Mechanisms Explaining Muscle Fatigue and Muscle Pain in Patients with Myalgic Encephalomyelitis/Chronic Fatigue Syndrome (ME/CFS): a Review of Recent Findings

  • Morris Gerwyn
  • Michael MaesEmail author
Chronic Pain (R Staud, Section Editor)
Part of the following topical collections:
  1. Topical Collection on Chronic Pain


Purpose of Review

Here, we review potential causes of muscle dysfunction seen in many patients with myalgic encephalomyelitis/chronic fatigue syndrome (ME/CFS) such as the effects of oxidative and nitrosative stress (O&NS) and mitochondrial impairments together with reduced heat shock protein production and a range of metabolic abnormalities.

Recent Findings

Several studies published in the last few years have highlighted the existence of chronic O&NS, inflammation, impaired mitochondrial function and reduced heat shock protein production in many patients with ME/CFS. These studies have also highlighted the detrimental effects of chronically elevated O&NS on muscle functions such as reducing the time to muscle fatigue during exercise and impairing muscle contractility. Mechanisms have also been revealed by which chronic O&NS and or impaired heat shock production may impair muscle repair following exercise and indeed the adaptive responses in the striated muscle to acute and chronic increases in physical activity.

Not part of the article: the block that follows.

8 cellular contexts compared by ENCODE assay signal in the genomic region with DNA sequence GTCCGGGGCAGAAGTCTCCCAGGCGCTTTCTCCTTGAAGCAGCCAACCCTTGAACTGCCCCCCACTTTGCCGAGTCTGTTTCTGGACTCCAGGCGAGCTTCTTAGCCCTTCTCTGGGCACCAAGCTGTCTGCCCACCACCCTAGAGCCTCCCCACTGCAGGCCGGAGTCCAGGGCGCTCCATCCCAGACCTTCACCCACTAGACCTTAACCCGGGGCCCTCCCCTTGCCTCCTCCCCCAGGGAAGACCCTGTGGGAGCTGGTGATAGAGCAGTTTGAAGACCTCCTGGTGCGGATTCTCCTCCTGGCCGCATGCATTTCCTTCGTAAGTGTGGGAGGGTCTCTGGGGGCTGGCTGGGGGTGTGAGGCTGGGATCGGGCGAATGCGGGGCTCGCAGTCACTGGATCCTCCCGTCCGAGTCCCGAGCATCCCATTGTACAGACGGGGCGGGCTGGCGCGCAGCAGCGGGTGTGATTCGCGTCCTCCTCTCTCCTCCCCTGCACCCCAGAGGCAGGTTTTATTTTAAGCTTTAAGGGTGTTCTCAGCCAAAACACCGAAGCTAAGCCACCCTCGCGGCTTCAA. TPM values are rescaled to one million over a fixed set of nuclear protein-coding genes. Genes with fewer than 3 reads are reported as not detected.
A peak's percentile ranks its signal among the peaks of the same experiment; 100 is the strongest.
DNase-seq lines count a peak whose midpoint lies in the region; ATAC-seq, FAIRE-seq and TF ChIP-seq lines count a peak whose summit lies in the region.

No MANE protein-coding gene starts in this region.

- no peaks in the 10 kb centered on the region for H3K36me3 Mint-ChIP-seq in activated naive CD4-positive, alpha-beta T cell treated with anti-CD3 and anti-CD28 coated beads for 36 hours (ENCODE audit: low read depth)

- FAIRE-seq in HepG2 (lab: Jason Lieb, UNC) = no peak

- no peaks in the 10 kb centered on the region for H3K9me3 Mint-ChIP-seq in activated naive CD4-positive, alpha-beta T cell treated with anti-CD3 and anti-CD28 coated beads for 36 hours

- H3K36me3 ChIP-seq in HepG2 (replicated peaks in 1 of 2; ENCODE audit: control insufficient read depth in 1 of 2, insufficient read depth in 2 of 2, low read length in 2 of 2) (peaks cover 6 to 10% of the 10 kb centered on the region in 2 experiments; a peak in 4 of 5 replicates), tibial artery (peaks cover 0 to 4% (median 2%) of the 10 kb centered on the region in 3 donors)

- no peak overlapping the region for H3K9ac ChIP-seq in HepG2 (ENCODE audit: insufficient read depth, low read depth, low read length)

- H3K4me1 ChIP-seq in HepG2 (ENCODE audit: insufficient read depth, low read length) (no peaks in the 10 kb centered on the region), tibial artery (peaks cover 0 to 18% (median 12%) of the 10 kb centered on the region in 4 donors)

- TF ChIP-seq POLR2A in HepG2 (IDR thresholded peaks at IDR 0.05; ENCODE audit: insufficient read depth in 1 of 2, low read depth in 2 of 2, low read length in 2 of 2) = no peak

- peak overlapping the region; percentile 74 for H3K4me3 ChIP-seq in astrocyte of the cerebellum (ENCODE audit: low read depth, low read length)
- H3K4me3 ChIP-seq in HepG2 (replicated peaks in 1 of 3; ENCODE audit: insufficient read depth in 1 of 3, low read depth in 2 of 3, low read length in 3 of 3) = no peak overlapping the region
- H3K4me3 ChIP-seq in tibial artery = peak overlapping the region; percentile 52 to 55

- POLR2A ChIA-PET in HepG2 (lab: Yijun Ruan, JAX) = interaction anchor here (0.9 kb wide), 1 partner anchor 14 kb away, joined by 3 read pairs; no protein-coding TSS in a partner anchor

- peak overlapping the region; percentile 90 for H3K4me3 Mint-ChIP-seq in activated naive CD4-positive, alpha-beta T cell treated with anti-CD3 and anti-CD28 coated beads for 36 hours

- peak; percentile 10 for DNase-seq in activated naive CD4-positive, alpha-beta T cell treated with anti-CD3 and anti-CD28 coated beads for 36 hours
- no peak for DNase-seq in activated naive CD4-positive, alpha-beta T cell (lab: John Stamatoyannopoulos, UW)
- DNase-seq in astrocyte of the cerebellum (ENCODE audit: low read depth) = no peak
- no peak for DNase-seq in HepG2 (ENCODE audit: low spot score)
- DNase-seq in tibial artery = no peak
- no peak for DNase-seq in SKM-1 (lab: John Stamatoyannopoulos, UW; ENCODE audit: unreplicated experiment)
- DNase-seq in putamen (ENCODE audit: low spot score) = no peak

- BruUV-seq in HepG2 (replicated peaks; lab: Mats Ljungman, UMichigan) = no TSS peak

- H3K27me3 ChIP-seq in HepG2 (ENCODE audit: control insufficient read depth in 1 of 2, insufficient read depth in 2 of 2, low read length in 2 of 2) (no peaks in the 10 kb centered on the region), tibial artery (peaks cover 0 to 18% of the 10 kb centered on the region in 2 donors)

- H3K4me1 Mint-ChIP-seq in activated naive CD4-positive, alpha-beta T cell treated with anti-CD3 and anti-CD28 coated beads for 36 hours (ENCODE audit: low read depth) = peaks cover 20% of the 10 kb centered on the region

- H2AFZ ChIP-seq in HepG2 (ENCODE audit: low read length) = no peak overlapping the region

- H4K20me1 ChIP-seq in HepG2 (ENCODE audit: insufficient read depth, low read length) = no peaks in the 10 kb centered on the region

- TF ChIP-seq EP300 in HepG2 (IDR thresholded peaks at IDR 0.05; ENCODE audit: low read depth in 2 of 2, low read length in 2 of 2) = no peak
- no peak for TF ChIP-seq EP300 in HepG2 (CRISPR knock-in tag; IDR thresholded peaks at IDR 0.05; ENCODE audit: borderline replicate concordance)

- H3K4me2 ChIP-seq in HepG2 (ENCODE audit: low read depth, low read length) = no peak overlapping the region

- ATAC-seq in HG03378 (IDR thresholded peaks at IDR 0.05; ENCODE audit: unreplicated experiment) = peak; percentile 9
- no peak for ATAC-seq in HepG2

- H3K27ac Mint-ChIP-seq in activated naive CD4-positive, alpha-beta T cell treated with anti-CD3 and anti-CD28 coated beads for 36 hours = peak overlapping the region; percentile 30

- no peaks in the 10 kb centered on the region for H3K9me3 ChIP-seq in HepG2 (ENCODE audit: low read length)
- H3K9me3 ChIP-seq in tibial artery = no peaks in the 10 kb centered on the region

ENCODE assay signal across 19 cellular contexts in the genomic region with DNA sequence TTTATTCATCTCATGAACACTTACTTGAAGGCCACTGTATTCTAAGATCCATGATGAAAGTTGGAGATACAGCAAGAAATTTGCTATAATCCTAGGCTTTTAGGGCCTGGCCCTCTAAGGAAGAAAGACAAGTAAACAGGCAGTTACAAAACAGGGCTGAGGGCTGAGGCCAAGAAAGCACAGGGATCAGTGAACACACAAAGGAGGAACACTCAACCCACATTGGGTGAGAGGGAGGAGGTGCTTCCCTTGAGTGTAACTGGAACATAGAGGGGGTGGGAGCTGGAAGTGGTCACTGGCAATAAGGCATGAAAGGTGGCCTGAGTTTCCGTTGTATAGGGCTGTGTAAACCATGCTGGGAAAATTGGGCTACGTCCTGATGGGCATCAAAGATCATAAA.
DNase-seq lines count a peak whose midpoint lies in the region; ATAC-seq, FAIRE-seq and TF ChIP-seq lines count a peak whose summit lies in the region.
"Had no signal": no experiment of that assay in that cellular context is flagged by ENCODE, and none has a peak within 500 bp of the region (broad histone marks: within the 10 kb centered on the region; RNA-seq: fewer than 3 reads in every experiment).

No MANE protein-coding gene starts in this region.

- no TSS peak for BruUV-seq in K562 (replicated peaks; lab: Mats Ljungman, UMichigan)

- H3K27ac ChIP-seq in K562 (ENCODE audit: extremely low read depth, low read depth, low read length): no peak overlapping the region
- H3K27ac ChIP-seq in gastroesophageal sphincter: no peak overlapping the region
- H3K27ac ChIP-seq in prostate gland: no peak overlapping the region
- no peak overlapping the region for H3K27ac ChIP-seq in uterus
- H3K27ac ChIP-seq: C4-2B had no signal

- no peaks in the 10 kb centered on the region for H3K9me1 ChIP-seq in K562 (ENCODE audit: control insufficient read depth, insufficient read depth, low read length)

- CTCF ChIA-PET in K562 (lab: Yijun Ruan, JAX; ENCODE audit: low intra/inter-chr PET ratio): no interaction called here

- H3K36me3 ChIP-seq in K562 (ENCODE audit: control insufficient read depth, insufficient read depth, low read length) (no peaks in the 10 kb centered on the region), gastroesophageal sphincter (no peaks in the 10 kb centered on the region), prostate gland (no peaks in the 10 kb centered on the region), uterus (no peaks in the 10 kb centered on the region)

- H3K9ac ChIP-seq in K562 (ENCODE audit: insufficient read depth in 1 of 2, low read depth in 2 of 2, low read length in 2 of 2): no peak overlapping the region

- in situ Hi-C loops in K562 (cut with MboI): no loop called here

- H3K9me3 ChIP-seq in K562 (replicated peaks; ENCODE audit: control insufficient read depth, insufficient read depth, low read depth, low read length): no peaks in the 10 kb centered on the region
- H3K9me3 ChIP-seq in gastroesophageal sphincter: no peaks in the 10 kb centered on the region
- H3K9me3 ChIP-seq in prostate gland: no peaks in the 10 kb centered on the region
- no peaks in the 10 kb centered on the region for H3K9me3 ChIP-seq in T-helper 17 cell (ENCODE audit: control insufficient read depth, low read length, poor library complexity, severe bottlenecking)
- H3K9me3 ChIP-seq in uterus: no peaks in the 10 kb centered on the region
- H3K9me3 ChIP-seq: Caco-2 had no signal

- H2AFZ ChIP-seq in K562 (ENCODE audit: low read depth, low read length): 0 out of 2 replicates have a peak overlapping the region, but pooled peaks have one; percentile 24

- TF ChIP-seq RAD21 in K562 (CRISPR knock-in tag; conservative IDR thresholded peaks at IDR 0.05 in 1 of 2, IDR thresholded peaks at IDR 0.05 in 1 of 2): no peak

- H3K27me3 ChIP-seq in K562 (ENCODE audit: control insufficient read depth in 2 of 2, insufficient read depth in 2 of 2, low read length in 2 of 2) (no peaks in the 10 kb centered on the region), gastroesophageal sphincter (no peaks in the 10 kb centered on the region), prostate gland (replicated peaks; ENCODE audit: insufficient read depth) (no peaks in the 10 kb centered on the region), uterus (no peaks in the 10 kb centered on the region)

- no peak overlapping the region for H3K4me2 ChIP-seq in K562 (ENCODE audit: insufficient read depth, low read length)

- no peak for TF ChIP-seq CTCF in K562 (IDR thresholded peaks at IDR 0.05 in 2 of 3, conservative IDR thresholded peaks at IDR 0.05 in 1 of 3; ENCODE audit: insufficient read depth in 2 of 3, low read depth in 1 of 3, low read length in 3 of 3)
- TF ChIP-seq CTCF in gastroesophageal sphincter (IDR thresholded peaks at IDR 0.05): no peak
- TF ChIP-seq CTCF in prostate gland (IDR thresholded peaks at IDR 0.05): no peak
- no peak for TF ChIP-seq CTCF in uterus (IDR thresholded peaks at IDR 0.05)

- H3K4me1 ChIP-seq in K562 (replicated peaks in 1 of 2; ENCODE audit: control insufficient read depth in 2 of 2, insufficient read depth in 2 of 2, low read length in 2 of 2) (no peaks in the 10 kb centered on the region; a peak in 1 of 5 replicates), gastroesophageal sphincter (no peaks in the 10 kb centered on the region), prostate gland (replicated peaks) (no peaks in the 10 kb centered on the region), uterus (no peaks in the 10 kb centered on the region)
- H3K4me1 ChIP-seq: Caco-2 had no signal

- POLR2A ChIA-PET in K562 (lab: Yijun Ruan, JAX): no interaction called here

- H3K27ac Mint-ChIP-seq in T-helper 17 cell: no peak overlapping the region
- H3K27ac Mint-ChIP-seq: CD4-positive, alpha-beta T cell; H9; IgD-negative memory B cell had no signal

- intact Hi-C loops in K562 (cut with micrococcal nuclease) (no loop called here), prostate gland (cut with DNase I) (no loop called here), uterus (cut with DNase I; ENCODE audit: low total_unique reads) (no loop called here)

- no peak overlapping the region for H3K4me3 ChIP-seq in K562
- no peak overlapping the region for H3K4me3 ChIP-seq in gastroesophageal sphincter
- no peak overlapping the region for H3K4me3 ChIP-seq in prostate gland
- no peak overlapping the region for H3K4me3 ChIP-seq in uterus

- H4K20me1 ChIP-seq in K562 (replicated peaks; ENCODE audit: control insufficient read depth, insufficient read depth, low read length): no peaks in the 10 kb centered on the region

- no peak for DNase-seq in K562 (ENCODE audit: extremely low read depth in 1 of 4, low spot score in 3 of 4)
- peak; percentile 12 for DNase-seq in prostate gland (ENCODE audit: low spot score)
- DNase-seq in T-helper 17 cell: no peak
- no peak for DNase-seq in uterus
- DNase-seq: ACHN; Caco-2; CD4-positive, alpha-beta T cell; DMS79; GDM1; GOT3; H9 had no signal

The presence of chronic O&NS, low-grade inflammation and impaired heat shock protein production may well explain the objective findings of increased muscle fatigue, impaired contractility and multiple dimensions of exercise intolerance in many patients with ME/CFS.


Chronic fatigue Muscle Cytokines Oxidative Nitrosative Disability 


Compliance with Ethical Standards

Conflict of Interest

The authors declare that they have no conflict of interest.

Human and Animal Rights and Informed Consent

This article does not contain any studies with human or animal subjects performed by any of the authors


There was no specific financial support for this specific research.


Recently published papers of particular interest have been highlighted as: • Of importance

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Copyright information

© Springer Science+Business Media New York 2017

Authors and Affiliations

  1. 1.Tir Na NogLlanelliUK
  2. 2.IMPACT Strategic Research CentreDeakin University, School of Medicine and Barwon HealthGeelongAustralia

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